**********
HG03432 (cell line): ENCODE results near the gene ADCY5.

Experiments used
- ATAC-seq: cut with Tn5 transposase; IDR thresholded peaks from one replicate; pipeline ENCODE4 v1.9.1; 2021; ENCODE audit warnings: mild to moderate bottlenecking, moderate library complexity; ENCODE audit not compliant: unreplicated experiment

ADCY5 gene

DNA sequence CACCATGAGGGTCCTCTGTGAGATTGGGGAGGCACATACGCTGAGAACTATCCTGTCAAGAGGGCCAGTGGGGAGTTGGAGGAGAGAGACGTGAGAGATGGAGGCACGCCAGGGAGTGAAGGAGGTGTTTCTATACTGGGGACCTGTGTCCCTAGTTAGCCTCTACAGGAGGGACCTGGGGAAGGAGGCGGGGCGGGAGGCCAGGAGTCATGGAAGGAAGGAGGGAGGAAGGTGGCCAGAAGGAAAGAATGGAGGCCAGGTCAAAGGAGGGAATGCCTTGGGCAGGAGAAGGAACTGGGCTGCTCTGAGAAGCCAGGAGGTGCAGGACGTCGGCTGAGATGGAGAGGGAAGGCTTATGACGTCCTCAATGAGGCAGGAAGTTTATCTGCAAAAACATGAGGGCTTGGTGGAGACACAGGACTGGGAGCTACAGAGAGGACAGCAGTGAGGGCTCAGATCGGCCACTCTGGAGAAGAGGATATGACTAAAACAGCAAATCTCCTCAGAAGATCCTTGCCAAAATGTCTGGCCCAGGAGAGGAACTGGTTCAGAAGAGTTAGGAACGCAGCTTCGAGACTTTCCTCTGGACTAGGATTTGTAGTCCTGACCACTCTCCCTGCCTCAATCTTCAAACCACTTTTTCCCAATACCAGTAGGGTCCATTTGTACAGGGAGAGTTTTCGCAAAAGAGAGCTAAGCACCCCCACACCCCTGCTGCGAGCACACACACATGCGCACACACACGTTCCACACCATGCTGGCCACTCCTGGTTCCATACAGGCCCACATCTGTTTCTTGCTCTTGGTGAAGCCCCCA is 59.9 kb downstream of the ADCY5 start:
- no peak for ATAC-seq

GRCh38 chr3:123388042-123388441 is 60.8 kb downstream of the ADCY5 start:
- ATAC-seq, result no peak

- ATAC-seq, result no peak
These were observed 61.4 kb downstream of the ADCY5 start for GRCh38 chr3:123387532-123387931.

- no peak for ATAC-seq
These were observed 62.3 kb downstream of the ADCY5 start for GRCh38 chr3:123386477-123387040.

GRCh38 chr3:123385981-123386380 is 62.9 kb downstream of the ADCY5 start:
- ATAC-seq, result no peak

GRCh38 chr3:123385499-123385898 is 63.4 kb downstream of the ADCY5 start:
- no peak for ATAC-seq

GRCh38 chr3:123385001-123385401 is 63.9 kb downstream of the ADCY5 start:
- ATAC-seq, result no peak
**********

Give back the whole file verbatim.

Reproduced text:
HG03432 (cell line): ENCODE results near the gene ADCY5.

Experiments used
- ATAC-seq: cut with Tn5 transposase; IDR thresholded peaks from one replicate; pipeline ENCODE4 v1.9.1; 2021; ENCODE audit warnings: mild to moderate bottlenecking, moderate library complexity; ENCODE audit not compliant: unreplicated experiment

ADCY5 gene

DNA sequence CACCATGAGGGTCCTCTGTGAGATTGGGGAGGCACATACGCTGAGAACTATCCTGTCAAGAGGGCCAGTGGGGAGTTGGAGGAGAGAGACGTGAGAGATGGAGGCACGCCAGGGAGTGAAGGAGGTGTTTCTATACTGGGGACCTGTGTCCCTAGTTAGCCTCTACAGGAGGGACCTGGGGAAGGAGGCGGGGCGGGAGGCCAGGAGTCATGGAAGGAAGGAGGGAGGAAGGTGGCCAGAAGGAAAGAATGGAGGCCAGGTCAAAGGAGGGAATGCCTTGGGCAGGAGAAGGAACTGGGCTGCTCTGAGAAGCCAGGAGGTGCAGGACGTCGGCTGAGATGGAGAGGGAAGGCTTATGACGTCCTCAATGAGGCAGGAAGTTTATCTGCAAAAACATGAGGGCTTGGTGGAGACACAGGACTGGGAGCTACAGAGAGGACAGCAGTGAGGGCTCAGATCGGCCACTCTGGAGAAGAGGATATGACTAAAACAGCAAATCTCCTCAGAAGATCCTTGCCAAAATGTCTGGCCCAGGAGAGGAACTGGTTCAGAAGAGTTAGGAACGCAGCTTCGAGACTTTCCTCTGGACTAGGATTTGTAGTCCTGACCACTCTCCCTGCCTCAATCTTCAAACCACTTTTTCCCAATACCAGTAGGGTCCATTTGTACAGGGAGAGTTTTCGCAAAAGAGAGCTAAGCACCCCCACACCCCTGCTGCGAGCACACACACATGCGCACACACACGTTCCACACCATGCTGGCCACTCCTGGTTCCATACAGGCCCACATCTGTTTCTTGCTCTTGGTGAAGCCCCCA is 59.9 kb downstream of the ADCY5 start:
- no peak for ATAC-seq

GRCh38 chr3:123388042-123388441 is 60.8 kb downstream of the ADCY5 start:
- ATAC-seq, result no peak

- ATAC-seq, result no peak
These were observed 61.4 kb downstream of the ADCY5 start for GRCh38 chr3:123387532-123387931.

- no peak for ATAC-seq
These were observed 62.3 kb downstream of the ADCY5 start for GRCh38 chr3:123386477-123387040.

GRCh38 chr3:123385981-123386380 is 62.9 kb downstream of the ADCY5 start:
- ATAC-seq, result no peak

GRCh38 chr3:123385499-123385898 is 63.4 kb downstream of the ADCY5 start:
- no peak for ATAC-seq

GRCh38 chr3:123385001-123385401 is 63.9 kb downstream of the ADCY5 start:
- ATAC-seq, result no peak